|Climate data for Santa Clarita, California|
|Average high °F (°C)||64
|Average low °F (°C)||36
|Average precipitation inches (mm)||2.99
The 2010 United States Census reported that Santa Clarita had a population of 176,320. The population density was 3,340.6 people per square mile (1,289.8/km²). The racial makeup of Santa Clarita was 125,005 (70.9%) White (56.1% Non-Hispanic White), 5,623 (3.2%) African American, 1,013 (0.6%) Native American, 15,025 (8.5%) Asian (3.4% Filipino, 1.7% Korean, 0.8% Indian, 0.8% Chinese, 0.6% Japanese, 0.3% Vietnamese, 0.9% Other Asian), 272 (0.2%) Pacific Islander, 21,169 (12.0%) from other races, and 8,213 (4.7%) from two or more races. There were 51,941 people of Hispanic or Latino origin, of any race (29.5% of the population).
The census reported that 174,910 people (99.2% of the population) lived in households, 1,281 (0.7%) lived in non-institutionalized group quarters, and 129 (0.1%) were institutionalized. There were 59,507 households, out of which 24,677 (41.5%) had children under the age of 18 living in them, 34,126 (57.3%) were opposite-sex married couples living together, 6,888 (11.6%) had a female householder with no husband present, 3,322 (5.6%) had a male householder with no wife present. There were 3,134 (5.3%) unmarried opposite-sex partnerships, and 484 (0.8%) same-sex married couples or partnerships. 11,634 households (19.6%) were made up of individuals and 4,335 (7.3%) had someone living alone who was 65 years of age or older. The average household size was 2.94. There were 44,336 families (74.5% of all households); the average family size was 3.37.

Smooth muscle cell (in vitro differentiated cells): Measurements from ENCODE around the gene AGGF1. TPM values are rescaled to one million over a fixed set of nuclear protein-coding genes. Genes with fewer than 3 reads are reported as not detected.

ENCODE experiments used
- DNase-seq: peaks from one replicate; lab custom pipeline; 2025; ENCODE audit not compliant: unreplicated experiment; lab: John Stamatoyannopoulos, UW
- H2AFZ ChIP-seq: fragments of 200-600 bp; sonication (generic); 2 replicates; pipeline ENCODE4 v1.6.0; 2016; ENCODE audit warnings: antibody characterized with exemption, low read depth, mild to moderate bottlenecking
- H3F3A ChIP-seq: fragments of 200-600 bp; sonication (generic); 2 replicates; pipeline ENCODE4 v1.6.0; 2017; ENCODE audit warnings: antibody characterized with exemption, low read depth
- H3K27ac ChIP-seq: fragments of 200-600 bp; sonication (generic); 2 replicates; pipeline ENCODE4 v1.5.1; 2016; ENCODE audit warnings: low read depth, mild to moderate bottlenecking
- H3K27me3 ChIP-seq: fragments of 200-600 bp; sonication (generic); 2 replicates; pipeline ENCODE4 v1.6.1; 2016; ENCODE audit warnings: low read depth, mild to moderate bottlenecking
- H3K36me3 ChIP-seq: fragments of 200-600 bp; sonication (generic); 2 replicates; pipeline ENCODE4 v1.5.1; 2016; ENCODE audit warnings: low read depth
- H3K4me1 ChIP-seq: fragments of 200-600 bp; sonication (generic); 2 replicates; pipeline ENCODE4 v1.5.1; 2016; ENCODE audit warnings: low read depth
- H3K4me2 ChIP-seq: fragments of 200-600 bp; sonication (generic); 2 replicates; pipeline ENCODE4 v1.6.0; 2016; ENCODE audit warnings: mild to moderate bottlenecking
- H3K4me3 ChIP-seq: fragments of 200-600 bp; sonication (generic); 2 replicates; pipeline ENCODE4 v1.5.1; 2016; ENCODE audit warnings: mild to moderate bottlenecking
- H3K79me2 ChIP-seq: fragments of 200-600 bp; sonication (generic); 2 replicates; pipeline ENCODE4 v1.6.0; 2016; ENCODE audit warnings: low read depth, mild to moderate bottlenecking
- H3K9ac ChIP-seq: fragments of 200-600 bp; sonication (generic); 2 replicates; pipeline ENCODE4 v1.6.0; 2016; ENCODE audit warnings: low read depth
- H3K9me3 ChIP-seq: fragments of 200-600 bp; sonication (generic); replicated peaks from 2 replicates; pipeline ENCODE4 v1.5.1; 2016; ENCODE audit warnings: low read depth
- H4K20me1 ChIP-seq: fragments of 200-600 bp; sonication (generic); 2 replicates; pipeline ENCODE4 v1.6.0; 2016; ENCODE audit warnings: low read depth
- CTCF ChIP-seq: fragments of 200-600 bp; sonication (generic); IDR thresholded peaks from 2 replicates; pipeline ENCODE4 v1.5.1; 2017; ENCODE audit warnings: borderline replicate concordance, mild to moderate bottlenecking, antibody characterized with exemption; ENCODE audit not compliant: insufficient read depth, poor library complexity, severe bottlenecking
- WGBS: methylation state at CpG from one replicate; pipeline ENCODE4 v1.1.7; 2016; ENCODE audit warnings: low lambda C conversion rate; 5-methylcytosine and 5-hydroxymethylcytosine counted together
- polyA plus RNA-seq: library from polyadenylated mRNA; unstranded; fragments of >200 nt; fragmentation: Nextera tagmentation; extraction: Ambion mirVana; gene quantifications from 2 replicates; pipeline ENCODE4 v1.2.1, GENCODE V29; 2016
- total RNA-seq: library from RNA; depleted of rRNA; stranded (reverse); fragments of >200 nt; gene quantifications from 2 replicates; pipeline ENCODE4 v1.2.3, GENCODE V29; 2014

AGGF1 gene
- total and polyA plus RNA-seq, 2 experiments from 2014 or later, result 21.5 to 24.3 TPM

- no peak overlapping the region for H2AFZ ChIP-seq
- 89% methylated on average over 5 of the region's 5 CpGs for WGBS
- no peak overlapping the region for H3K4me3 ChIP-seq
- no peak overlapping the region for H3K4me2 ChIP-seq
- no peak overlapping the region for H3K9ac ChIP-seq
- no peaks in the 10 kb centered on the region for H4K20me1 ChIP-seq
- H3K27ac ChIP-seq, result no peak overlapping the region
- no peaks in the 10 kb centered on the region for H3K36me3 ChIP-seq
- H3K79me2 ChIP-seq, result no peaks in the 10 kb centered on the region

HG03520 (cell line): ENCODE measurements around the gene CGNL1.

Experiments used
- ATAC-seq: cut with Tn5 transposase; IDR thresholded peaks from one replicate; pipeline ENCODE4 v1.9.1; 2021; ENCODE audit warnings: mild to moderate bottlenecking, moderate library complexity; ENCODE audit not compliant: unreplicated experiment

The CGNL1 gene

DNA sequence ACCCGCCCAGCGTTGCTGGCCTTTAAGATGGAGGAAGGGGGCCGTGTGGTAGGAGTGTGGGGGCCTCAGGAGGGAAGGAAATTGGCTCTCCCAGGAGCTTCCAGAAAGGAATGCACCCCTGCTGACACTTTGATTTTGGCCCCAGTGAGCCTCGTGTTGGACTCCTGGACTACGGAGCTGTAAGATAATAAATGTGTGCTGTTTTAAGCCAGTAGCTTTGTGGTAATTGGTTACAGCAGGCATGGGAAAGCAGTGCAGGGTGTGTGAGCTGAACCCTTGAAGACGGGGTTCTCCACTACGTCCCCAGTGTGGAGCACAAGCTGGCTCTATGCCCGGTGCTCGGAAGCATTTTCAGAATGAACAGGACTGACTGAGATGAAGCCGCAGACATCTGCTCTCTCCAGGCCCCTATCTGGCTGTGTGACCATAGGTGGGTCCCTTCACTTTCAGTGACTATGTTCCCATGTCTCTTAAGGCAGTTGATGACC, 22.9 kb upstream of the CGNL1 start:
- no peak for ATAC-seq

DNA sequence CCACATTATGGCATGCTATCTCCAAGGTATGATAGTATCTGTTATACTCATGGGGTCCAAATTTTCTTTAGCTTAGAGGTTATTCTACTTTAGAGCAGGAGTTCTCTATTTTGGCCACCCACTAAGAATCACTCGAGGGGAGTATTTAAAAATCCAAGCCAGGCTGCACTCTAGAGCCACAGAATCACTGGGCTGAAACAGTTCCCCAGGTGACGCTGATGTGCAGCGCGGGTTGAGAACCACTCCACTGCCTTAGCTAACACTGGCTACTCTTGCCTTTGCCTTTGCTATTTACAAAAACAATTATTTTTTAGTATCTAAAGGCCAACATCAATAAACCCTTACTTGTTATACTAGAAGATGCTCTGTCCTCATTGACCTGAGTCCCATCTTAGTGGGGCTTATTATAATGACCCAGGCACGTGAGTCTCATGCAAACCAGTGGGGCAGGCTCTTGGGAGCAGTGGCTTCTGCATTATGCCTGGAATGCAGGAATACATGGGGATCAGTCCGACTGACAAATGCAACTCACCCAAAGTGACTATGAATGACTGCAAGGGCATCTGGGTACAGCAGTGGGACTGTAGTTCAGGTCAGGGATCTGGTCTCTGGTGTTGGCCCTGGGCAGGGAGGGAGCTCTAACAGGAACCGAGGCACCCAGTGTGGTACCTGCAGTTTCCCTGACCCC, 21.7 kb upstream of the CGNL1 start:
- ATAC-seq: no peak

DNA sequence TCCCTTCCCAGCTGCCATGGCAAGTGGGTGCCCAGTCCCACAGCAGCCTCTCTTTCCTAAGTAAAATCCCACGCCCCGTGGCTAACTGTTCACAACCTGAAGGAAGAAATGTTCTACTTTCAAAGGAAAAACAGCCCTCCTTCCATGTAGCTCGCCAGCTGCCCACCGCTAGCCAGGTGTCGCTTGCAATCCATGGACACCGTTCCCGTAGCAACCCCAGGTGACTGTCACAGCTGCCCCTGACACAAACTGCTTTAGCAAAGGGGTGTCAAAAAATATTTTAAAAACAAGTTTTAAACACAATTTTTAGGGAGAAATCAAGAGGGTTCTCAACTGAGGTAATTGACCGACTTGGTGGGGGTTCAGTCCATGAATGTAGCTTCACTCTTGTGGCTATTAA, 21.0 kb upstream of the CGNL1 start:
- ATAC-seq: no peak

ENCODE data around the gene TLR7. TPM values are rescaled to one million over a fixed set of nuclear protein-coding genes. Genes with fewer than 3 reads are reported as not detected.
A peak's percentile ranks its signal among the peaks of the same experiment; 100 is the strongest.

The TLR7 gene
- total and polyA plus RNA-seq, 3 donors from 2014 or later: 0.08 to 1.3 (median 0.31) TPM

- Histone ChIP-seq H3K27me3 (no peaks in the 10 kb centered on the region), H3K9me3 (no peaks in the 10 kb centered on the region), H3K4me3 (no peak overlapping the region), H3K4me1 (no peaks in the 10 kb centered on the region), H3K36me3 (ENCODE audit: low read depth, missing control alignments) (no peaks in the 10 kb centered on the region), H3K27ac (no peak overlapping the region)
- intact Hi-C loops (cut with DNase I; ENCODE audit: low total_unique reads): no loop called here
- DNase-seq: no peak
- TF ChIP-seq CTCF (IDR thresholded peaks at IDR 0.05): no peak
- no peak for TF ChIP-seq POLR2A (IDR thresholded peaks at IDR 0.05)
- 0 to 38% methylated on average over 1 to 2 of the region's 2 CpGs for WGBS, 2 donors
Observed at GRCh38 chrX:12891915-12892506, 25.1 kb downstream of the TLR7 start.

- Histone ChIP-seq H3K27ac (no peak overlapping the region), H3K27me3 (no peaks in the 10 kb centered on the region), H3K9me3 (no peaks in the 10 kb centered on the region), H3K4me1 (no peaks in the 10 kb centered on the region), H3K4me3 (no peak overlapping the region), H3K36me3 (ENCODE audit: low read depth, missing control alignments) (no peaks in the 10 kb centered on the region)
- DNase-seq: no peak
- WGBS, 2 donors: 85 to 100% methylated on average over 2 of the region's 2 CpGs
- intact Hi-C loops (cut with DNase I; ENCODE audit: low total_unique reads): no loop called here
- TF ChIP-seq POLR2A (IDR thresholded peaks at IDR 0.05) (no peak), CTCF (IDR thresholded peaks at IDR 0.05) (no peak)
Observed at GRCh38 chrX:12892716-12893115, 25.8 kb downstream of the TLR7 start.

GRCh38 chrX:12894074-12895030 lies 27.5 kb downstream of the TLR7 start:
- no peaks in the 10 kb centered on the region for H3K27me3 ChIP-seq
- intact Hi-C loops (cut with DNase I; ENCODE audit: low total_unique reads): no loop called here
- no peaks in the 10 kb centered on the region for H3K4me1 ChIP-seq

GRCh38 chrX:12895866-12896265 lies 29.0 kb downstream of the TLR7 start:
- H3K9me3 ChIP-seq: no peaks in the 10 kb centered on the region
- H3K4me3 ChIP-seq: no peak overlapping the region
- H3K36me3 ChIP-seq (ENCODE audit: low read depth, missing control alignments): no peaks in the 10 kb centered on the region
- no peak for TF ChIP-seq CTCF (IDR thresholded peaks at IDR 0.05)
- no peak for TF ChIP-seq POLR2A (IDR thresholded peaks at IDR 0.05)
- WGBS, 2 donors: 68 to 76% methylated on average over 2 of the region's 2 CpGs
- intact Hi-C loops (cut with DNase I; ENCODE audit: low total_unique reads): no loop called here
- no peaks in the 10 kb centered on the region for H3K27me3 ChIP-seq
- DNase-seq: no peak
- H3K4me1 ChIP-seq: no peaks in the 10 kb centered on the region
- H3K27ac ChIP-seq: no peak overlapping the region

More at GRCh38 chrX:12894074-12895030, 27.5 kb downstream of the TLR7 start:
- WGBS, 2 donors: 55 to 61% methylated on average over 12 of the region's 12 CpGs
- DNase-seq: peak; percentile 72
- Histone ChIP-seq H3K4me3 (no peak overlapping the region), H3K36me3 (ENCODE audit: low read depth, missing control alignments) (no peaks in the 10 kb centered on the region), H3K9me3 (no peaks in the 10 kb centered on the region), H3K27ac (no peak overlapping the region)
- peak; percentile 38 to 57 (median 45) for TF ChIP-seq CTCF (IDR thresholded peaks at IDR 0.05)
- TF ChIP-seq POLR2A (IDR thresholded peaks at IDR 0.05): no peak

In terms of age, the population included 46,180 people (26.2%) under the age of 18, 17,565 people (10.0%) aged 18 to 24, 47,788 people (27.1%) aged 25 to 44, 47,936 people (27.2%) aged 45 to 64, and 16,851 people (9.6%) who were 65 years of age or older. The median age was 36.2 years. For every 100 females there were 97.1 males. For every 100 females age 18 and over, there were 94.0 males.
There were 62,055 housing units at an average density of 1,175.7 per square mile (453.9/km²), of which 42,335 (71.1%) were owner-occupied, and 17,172 (28.9%) were occupied by renters. The homeowner vacancy rate was 1.4%; the rental vacancy rate was 6.0%. 124,532 people (70.6% of the population) lived in owner-occupied housing units and 50,378 people (28.6%) lived in rental housing units.
According to the Census Bureau, Santa Clarita had a median household income of $82,607, with 9.5% of the population living below the federal poverty line.
As of the census of 2000, there were 151,088 people, 50,787 households, and 38,242 families residing in the city. The population density was 3,159.1 inhabitants per square mile (1,219.6/km²). There were 52,442 housing units at an average density of 1,096.5 per square mile (423.3/km²). The racial makeup of the city was 69.02% White, 20.50% Hispanic or Latino of any race, 8.54% from other races, 5.24% Asian, 3.89% from two or more races, 2.07% African American, 0.59% Native American, 0.15% Pacific Islander.
There were 50,787 households out of which 44.4% had children under the age of 18 living with them, 61.0% were married couples living together, 9.8% had a female householder with no husband present, and 24.7% were non-families. 18.7% of all households were made up of individuals and 6.1% had someone living alone who was 65 years of age or older. The average household size was 2.95 and the average family size was 3.38.